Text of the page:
Mad Students: Call for Zine submissions

Mad Students: Organizing, Community and Calls to Action

We have been working with two of our project collaborators, Alise de Bie (Canada) and Lieve Carette (Belgium), to help formulate this new Call for Contributions for a Mad Students Zine.

This zine invites submissions from Mad* and neurodivergent students that offer creative and critical alternatives to typical approaches to ‘student mental health’ and neurodiversity.

It will be organized on the following theme:

Mad student* organizing, community building, and associated recommendations for learning and teaching in postsecondary/higher education.

All current or former students (1) from colleges and universities who (2) identify with madness, addiction, and/or neurodivergence are welcome to submit.

Submission deadline: May 1, 2021

The zine seeks to:

  1. Gather examples that inspire, encourage, and support Mad student organizing.

2. Provoke discussion and exchange on the following questions:

  • What are Mad students doing to advocate, resist oppression, support each other, and/or to build community in colleges and universities?
  • What has Mad student organizing, advocacy, or community meant to those involved?
  • How are Mad students connecting to broader Mad/peer-based movements, communities, and histories beyond “campus”?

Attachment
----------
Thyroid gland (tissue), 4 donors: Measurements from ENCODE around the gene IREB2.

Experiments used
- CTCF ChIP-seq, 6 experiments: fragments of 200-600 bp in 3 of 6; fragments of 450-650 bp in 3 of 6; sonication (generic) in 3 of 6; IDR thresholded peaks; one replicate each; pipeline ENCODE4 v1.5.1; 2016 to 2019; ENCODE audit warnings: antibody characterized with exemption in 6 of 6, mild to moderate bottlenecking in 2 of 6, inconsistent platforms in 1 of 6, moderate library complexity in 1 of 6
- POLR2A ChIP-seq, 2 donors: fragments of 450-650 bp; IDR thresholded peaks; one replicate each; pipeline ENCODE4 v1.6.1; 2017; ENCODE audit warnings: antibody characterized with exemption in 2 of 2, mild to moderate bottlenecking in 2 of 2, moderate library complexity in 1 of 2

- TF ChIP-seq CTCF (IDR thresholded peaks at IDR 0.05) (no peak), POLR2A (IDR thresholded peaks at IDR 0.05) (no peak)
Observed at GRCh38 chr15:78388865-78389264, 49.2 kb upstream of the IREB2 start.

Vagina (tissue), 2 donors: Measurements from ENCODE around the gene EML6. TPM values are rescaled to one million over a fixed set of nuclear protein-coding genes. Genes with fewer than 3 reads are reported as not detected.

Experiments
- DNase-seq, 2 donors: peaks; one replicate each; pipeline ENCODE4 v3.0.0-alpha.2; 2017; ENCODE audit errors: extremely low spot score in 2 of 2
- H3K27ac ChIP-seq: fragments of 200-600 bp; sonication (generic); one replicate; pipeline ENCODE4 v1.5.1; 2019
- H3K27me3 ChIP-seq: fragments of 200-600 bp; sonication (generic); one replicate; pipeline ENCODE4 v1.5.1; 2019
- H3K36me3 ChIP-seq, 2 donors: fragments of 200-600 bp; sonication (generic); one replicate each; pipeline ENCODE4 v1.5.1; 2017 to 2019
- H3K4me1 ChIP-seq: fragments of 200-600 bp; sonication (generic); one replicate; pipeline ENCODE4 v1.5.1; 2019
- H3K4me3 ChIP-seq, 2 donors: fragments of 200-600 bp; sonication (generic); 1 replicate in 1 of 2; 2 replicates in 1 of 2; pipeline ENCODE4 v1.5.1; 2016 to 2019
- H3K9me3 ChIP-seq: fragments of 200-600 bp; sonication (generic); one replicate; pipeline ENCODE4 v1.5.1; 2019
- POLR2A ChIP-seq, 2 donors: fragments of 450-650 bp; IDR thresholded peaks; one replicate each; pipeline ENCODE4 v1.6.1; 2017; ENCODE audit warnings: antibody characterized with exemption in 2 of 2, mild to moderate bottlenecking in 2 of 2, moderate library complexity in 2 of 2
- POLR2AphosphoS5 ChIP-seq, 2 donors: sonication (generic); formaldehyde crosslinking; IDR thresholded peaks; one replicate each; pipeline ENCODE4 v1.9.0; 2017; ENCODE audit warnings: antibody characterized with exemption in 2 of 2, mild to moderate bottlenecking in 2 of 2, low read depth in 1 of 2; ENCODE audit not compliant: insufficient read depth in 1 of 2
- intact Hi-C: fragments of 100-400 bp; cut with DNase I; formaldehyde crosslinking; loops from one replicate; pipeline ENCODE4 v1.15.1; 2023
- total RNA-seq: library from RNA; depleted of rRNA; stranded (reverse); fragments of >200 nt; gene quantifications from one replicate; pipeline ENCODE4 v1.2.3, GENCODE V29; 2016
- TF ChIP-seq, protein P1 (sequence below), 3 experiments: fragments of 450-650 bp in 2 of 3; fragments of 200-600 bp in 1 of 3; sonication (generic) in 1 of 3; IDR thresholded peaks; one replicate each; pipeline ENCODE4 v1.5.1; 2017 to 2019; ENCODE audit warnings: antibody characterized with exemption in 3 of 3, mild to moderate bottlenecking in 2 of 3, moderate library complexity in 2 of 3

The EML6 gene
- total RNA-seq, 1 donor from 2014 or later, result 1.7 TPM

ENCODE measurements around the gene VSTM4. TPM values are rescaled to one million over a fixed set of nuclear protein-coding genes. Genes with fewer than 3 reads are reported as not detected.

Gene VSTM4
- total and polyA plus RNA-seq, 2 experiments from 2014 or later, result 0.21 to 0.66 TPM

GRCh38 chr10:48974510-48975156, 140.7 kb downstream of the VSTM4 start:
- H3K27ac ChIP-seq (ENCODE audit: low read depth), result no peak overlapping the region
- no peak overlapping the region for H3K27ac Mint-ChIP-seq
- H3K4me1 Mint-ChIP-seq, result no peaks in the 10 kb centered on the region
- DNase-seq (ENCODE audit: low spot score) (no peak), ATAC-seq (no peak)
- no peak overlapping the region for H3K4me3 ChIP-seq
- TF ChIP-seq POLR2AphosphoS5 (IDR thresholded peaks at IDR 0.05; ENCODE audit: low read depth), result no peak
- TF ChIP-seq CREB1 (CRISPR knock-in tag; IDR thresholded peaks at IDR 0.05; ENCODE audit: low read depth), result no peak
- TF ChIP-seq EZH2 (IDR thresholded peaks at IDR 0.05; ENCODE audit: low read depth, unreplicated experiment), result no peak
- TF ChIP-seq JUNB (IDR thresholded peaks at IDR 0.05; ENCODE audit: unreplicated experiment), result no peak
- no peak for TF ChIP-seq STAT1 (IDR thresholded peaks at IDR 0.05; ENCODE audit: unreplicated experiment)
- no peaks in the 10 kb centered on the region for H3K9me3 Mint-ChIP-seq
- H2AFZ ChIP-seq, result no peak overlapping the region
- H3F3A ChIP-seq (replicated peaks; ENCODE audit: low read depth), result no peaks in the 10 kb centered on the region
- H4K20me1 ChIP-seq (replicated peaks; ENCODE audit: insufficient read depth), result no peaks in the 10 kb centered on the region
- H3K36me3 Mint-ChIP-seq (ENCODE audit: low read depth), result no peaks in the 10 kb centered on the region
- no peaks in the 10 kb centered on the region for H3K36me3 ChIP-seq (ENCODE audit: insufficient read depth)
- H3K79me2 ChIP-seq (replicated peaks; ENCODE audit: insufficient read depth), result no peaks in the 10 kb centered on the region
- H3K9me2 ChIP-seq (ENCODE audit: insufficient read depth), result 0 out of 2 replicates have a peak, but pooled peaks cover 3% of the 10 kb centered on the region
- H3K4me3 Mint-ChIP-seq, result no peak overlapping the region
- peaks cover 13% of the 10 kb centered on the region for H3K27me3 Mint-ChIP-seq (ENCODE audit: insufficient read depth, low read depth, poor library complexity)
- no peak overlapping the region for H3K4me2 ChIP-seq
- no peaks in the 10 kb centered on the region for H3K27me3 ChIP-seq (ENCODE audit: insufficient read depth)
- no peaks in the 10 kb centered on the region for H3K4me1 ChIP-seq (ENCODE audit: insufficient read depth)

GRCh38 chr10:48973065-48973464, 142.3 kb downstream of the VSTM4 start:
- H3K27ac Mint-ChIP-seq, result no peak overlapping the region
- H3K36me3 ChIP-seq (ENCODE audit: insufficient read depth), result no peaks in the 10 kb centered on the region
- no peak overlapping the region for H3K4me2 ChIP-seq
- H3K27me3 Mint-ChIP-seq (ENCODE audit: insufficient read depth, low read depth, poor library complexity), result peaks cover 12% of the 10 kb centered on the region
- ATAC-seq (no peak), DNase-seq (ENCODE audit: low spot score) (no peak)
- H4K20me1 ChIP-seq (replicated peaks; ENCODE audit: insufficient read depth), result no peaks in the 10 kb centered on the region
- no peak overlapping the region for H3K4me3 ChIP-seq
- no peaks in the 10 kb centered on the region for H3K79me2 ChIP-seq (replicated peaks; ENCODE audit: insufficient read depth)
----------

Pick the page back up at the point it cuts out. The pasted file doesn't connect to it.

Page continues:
• How are Mad students influencing what is taught about mental health, addiction, and neurodiversity and the ways colleges and universities address students’ mental health needs?
  • Emerging from these creative alternatives, what inspirations, provocations and recommendations do Mad students have for postsecondary/higher education learning and teaching, professors, staff, and fellow students?
  • What do Mad students want the future of learning and teaching to look like? What needs to change?

3. Identify and link Mad student initiatives in different local, regional, national, and temporal contexts and

4. Create an output that can connect and enrich debates and initiatives in the area of ‘student mental health’ and provide a jumping off point for future initiatives.

LQ – from This Insane Life: MadStudents zine, 2014.

To find out more about when and how to submit:

Download Call for Submissions


Contact the Zine Team at [email protected]

with any questions

to chat through initial ideas

and to tell us you’re out there (!) so we can

connect Mad student initiatives.

From OPEN ACCESSibility: An Illustrated Story of Disability Advocacy, Michelle Sayles (2018):





Earla Dawn Legault

HI, I became aware of the good work you are doing through the Graphic Medicine’s Unconference. I have been creating zines for many years and in the last 7+, have been using the craft to process my sister’s terminal illness and death. I’m late to the game with a submission, but have shared your work/website with my Graphic Memoir group at Sequential Artists Workshop (SAW) where I am learning more about storytelling through comics. I am a Canadian and am co-writing a book about sibling grief experience, just now working on the illustrations – one panel comics, through SAW. I would like to know if your work has led you to learn about adult sibling grief. Its long term effects on mental health is prevalent yet goes undetected as siblings are considered the forgotten mourners. I am a strong advocate of mental health and zines so I am overjoyed I found your website. I will read more here but just wanted to connect and say, Good Work!!!

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